Social media tools can be a great field leveler for small town professionals. I explained why we bother spending time on social networking at Liz Strauss’ Successful Blog, and then offered some practical ways to get started at Chris Brogan’s blog. Now, let’s do a little show and tell. Here are four people living in small towns and making great use of social media tools.
Ted Demop is the ultimate in effective internet presence from a small town. He lives in a rural area of Durham, New Hampshire, about 25 minutes drive from Maine, Massachusetts, and the ocean.
Go ahead. Google his name. But take a snack, because he is super-present online, from his books, his consulting, his speaking, and everything else. When he started blogging in 2004, he had concrete measurable results in less than 24 hours. His web site traffic quadrupled in less than a month because of his blogging. He was able to leverage it to sell speeches, training and consulting.
Ted says he would add that social media offers a huge benefit in learning from and networking with other similar small businesses in small towns that you’d never encounter otherwise.
“Amazing what a meat packer in central Saskatchewan can learn from an organic food store in Eastern Washington,” Ted said, “and a practical joke/magic shop owner in upstate New York can learn from a car wash entrepreneur in Karamea New Zealand! (examples made up — there are no car washes in Karamea!)”
Cody Heitschmidt is based in Hutchinson, Kansas. Besides using blogging for his business, he’s finding other important benefits to social media.
“I just like meeting people and seeing whats going on in there lives and broadening my mind through them,” Cody said. “Not directly business related but valuable to my mental state.”
He also uses Twitter to keep up with what is going on in the world, tech, business, and sports. Facebook is helping him to reconnect with friends from the past. To keep up with Twitter and Facebook and three email accounts, he coordinates through Digsby.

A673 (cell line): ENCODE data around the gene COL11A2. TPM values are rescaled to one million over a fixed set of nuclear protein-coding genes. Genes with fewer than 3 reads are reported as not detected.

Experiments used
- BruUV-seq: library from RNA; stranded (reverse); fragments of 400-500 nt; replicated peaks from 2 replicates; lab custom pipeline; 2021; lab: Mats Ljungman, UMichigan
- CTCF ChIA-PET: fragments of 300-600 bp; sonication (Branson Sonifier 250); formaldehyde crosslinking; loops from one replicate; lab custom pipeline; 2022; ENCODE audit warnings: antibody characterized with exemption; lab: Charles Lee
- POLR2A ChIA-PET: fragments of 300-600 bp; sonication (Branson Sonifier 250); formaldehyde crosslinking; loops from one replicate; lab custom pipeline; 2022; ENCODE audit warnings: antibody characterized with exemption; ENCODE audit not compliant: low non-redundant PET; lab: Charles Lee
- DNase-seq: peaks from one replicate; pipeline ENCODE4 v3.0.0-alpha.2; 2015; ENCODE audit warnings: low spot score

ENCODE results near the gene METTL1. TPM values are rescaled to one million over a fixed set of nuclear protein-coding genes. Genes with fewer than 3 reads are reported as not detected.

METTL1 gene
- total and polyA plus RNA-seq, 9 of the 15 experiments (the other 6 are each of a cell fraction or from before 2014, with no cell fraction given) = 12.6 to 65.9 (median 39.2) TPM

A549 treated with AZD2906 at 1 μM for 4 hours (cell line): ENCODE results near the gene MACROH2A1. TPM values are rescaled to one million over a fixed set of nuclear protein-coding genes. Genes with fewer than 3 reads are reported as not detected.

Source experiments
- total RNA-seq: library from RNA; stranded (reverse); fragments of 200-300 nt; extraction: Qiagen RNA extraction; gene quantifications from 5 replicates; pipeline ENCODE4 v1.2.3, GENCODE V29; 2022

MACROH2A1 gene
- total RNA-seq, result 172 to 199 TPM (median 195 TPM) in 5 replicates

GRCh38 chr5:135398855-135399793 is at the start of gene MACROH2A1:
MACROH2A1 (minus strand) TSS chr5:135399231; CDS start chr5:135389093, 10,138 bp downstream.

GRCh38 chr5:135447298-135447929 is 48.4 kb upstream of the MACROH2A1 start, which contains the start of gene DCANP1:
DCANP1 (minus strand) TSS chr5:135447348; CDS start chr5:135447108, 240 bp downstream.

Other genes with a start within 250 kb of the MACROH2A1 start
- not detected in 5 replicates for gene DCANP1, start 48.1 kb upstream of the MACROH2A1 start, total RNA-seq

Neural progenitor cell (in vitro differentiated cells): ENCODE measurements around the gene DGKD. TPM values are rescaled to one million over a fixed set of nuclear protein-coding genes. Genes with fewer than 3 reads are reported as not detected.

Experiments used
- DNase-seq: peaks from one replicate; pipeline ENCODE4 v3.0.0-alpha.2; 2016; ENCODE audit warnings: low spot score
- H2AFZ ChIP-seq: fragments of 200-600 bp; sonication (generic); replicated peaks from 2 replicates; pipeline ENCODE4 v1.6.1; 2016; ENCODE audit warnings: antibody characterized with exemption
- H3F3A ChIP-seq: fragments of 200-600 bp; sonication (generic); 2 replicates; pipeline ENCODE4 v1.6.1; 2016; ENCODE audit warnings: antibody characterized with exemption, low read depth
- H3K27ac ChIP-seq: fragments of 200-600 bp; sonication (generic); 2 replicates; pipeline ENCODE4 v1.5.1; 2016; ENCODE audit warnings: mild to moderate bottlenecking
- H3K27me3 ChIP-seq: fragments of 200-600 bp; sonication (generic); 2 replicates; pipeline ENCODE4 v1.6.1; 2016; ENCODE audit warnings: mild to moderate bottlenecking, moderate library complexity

While the actual business or career networking is a smaller part, it has led to some business for him. But it’s also enjoyable.
“Crap, it’s just fun isn’t it?” Cody said.
Britt Raybould is from a small town in Idaho. She works social media a little differently. Rather than trying to put herself out there with social media, she more often uses other people’s social media to connect with them.
She finds potential partners and also friends. Living in a rural area means having a limited peer group locally, but Twitter helps her to maintain contacts with like-minded people in other places. She has also turned it into a way to learn new business skills, experimenting with WordPress, PHP, FTP, hosting, etc. Now she can offer those skills to her clients.
“I’ve had a few jobs come from Twitter and my blog, but in my case, I view it as a way to have conversations I wouldn’t otherwise have,” Britt said. “For all the business chatter about social media, I sometimes think we overlook that, at it’s most basic, it’s comparable to two neighbors chatting together over a fence.”
Shawn Kirsch is going to change Elgin, North Dakota, forever. He’s starting by using social media.
His online interaction from blogging and from Twitter have motivated him to take action in his town. He pitched a complete redesign to his local town’s website, and now his local paper is wanting to establish a digital version of what they print every week. His church is also showing an interest in having a website. Now he’s writing a column called “Everyman Tech” for the local paper. By writing about the Spurs on his blog, he got noticed by the administrator and picked up by www.projectspurs.com.
“I’ve had more unique ideas, that are both feasible and potentially life altering, than I ever would have had without Twitter, and I owe it all to the inspiration my Twitterbuds give me throughout the day,” Shawn said on Twitter.
Shawn has lots more to say, in a guest post by him to complete this series of four articles.
What’s your story? I’d love to hear about it in the comments.
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Becky started Small Biz Survival in 2006 to share rural business and community building stories and ideas with other small town business people. She and her husband have a small cattle ranch and are lifelong entrepreneurs. Becky is an international speaker on small business and rural topics.